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" But wild beasts of the desert shall lie there; and their houses shall be full of doleful creatures, and owls shall dwell there, and Satyrs shall dance there." He offers also in the same page) some remarks on the Hebrew word translated Satyrs,
Such are the principal ruins on the eastern side. The western affords only two small mounds of earth, at a place called Anana. But six miles south-west of Hellah, stands the most stupendous remnant of ancient Babylon; entitled by the Arabs, Birs Nemroud, and by the Jews, Nebuchadnezzar's Prison. Mr. Rich has so well described his first view of this interesting ruin, that we shall gratify our readers by quoting his own words. “I visited the Birs under circumstances peculiarly favourable to the grandeur of its effect. The morning was at first stormy and threatened a severe fall of rain ; but as we approached the object of our journey the heavy clouds separating, discovered the Birs frowning over the plain, and presenting the appearance of a cir cular hill, crowned by a tower, with a high ridge extending along the foot of it. Its being entirely concealed from our view during the first part of our ride, prevented our acquiring the gradual idea, in general so prejudicial to effect, and so particularly lamented by those who visit the Pyramids. Just as we were within the proper distance, it burst at once upon our sight, in the midst of rolling masses of thick black clouds, partially obscured by that kind of haze, whose indistinctness is one great cause of sublimity ; whilst a few strong catches of stormy light, thrown upon the desert in the back ground, served to give some idea of the immense extent and dreary solitude of the wastes, in which this venerable ruin stands."
The Birs of Nimrod is an oblong mound, in circumference seven hundred and sixty-two yards, and it rises on the western side to an elevation of one hundred and ninety-eight feet. On the summit is a solid pile, thirty-seven feet high, of fine burnt bricks, exhibiting inscriptions. Other immense fragments of brick work are found also in this mound, which is itself a ruin, standing within a quadrangle inclosure. Near the Birs is another mound, and vestiges of ruins may be traced to a considerable extent.
In the vicinity of Hellah are several remains, which bear some relation to the ruins of Babylon. A tomb attributed to the prophet Job—the large canal of Jazeria-two large masses called Elmokhatat and El-adouar-and others near the village of Jerbouiya. “The governer of Hellah,” says Mr. R. " informed me of a mound as large as the Mujelibé, situated thirty-five miles to the southward of Hellah ; and that a few years ago, a cap or diadem of pure gold, and some other articles of the same metal, were found there, which the Khezail Arabs refused to give up to the Pasha.” There are other mounds of considerable antiquity in various directions, and five or six miles east of Hellah, a ruin which resembles on a smaller scale the Birs Nemroud ; it is called al Hheimar. A mass, which the Arabs denominate aker kouf, and ascribe, like most of the remains in this country, to Nimrod, appears also of Babylonian origin. It stands ten miles N. W. of Baghdad, and rises to the height of one hundred and twenty-six feet.
" The only building,” adds he, “which can dispute the palm with the Mujelibé, is the Birs Nimroud; previous to visiting which, I had not the slightest idea of its being the tower of Belus : indeed its situation was a strong argument against such a supposition : but the moment I had examined it, I could not help exclaiming, “Had this been on the other side of the river, and nearer the great mass of ruins, no one could doubt of its being the remains of the tower.” -Mr. R. leaves to learned men the decision of this point. He believes that the number of buildings in Babylon bore no proportion to the great space inclosed by the wall; that the houses were small, and mostly consisted of merely a ground floor, or basse cour; that the public edifices were more: vast than beautiful, and that the tower of Belus, was astonishing only from its size.
Thus have we epitomized, however inadeqately, this interesting memoir, which was originally published" at Vienna, in the * Mines de l'Orient ;" a work conducted by the learned orientalist, Mr. Hammer. “In it I have given,” says Mr. Rich, a faithful account of my obseryations at Babylon, and offer it merely as a prelude to further res make which repeated visits to the same spot may enable me to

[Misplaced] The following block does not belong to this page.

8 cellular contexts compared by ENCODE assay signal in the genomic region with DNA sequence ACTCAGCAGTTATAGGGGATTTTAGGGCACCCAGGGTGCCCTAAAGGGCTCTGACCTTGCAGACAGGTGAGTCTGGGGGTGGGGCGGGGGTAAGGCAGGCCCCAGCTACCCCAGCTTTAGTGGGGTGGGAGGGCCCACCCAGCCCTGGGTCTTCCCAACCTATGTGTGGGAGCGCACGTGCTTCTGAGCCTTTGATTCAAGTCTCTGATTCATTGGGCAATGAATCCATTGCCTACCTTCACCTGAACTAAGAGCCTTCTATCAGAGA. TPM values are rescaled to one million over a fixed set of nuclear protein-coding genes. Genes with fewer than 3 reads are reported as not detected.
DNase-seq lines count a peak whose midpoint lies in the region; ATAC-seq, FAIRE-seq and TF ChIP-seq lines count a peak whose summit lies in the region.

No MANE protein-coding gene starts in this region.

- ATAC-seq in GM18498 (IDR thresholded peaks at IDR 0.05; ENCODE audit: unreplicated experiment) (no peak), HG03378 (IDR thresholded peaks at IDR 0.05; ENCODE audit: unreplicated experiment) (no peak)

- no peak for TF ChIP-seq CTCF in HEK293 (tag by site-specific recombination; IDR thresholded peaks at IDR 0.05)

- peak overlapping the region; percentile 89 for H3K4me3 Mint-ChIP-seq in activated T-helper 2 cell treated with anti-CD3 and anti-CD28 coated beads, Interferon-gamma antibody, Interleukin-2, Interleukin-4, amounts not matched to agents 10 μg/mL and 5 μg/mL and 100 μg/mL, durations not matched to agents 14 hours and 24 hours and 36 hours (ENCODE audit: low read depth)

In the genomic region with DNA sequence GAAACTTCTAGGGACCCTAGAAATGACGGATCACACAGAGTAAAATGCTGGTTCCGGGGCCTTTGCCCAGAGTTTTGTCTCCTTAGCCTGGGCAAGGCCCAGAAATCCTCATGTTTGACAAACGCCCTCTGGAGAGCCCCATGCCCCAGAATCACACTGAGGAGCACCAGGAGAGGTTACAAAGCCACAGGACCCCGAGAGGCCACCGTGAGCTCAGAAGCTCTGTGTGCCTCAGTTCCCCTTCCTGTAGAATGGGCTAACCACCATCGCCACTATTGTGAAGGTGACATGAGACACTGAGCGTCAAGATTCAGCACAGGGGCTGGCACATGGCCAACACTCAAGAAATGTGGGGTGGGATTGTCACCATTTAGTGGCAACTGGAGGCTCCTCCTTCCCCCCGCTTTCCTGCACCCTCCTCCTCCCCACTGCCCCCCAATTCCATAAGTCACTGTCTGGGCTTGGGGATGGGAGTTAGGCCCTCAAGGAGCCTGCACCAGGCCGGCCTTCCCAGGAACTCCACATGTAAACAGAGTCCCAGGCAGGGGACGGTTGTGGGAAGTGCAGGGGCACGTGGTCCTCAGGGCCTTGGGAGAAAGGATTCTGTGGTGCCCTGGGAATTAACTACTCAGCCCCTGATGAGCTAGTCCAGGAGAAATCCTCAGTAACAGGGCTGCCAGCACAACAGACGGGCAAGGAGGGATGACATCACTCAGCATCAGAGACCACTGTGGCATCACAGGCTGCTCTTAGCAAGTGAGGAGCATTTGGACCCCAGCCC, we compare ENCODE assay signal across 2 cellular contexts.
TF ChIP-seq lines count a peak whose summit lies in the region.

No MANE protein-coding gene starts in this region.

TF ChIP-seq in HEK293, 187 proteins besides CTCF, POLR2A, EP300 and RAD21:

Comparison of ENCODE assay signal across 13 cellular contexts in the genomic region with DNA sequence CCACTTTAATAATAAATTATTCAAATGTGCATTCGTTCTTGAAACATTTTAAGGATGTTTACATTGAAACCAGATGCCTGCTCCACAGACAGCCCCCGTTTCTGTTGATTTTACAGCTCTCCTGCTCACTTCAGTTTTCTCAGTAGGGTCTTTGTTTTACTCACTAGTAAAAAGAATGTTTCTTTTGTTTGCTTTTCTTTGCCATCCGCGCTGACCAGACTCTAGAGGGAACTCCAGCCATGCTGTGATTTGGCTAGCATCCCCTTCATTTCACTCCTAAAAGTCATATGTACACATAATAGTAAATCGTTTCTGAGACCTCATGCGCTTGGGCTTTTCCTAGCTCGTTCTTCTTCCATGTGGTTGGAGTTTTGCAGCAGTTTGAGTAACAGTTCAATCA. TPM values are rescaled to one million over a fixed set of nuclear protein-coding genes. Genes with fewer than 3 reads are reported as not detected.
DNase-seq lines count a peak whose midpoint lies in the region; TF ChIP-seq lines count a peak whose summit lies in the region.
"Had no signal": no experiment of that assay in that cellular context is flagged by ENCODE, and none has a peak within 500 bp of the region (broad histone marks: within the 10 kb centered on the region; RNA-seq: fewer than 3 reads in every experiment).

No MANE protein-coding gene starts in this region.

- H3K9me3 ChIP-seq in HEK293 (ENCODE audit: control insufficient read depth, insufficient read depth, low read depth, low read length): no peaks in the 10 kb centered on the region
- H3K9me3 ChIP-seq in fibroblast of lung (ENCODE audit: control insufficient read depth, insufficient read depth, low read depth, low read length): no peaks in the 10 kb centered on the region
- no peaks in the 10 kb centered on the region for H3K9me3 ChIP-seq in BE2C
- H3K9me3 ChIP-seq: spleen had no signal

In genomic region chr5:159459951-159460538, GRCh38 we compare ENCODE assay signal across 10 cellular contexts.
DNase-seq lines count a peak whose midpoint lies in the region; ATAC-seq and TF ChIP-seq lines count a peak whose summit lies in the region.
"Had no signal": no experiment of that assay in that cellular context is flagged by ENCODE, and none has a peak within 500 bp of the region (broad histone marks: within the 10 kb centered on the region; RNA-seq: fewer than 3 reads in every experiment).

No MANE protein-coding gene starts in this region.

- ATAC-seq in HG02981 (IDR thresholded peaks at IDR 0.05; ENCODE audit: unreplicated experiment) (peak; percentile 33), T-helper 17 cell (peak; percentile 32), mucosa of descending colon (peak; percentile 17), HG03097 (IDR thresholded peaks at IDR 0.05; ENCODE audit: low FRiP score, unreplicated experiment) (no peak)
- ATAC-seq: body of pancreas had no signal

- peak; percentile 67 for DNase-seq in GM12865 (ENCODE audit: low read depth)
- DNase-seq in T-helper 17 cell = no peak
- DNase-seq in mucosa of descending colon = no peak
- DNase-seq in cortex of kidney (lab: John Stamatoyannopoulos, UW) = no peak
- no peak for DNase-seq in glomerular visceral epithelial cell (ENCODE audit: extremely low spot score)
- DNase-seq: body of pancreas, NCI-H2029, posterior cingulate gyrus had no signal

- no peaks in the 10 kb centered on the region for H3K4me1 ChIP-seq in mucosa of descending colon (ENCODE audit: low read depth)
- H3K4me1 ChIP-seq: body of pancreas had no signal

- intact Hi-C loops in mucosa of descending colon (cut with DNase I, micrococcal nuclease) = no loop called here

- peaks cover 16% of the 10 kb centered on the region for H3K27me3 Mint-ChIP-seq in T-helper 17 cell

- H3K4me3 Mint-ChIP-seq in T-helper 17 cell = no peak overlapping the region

SONGS IN THE BLIND BEGGAR,
BY MR. J. KING,
And clouds obscure my sight,
'Twill shed a cheering light.
door!. My Bessy dear, my treasure !
All sightless though I be,
Of gazing, sweet, on thee !
Till Fancy bids me trace,
The beauties of thy face!
In the Church of Rome, a tribunal in several Roman Catholic countries, erected by the Popes for the examination and punish ment of heretics. This Court was founded in the 12th century, by Father Dominic and his followers, who were sent by Pope Innocent III. with orders to excite the Catholic princes and people to extirpate heretics, to search into their number and quality, and to transmit a faithful account thereof to Rome. Hence they were called Inquisitors; and this gave birth to the formidable tribunal of the Inquisition, which was received in all Italy and the dominions of Spain, except the kingdom of Naples and the Low Countries. This diabolical tribunal takes cognizance of Heresy, Judaism, Mahometanism, Sodomy, and Polygamy; and the people stand in so much fear of it, that parents deliver up their children, husbands their wives, and masters their servants to its officers, without daring to murmur. The prisoners are kept for a long time, till they themselves turn their own accusers, and declare the cause of their imprisonment ; for they are neither told their crime, nor confronted with witnesses. As soon as they are imprisoned their friends go into mourning, and speak of them as dead, not daring to solicit their pardon, lest they should be brought in as accomplices. When there is no shadow of proof against the pretended criminal, he is discharged, after suffering the most cruel tortures, a tedious and dreadful imprisonment, and the loss of the greatest part of his effects. The sentence against the prisoners is pronounced publicly, and with the greatest solemnity. In Portugal, they erect a theatre capable of holding 3000 persons; in which they place a rich altar, and raise seats on each side in the form of an amphitheatre. There the prisoners are placed ; and over against them is a high chair, whither they are called, one by one, to hear their doom, from one of the Inquisitors. These unhappy people know what they are to suffer by the clothes they wear that day. Those who appear in their own clothes are discharged, upon payment of a fine; those who have a santo benita, or strait yellow coat without sleeves, charged with St. Andrew's cross, have their lives, but forfeit all their effects; those who have the resemblance of flames made of red serge, sewed upon their santo benito, without any cross, are pardoned, but threatened to be burnt if ever they relapse ; but those who, besides these flames, have on their santo benito their own picture, surrounded with figures of devils, are condemned to expire in the flames. The Inquisitors, who are ecclesiastics, do not pronounce the sentence of death; but form and read an act, in which they say, that the criminal being convicted of such a crime, by his own confession, is, with much reluctance, delivered to the secular power to be punished according to his demerits; and this writing they give to the seven Judges who attend at the right side of the altar, who immediately pass sentence.'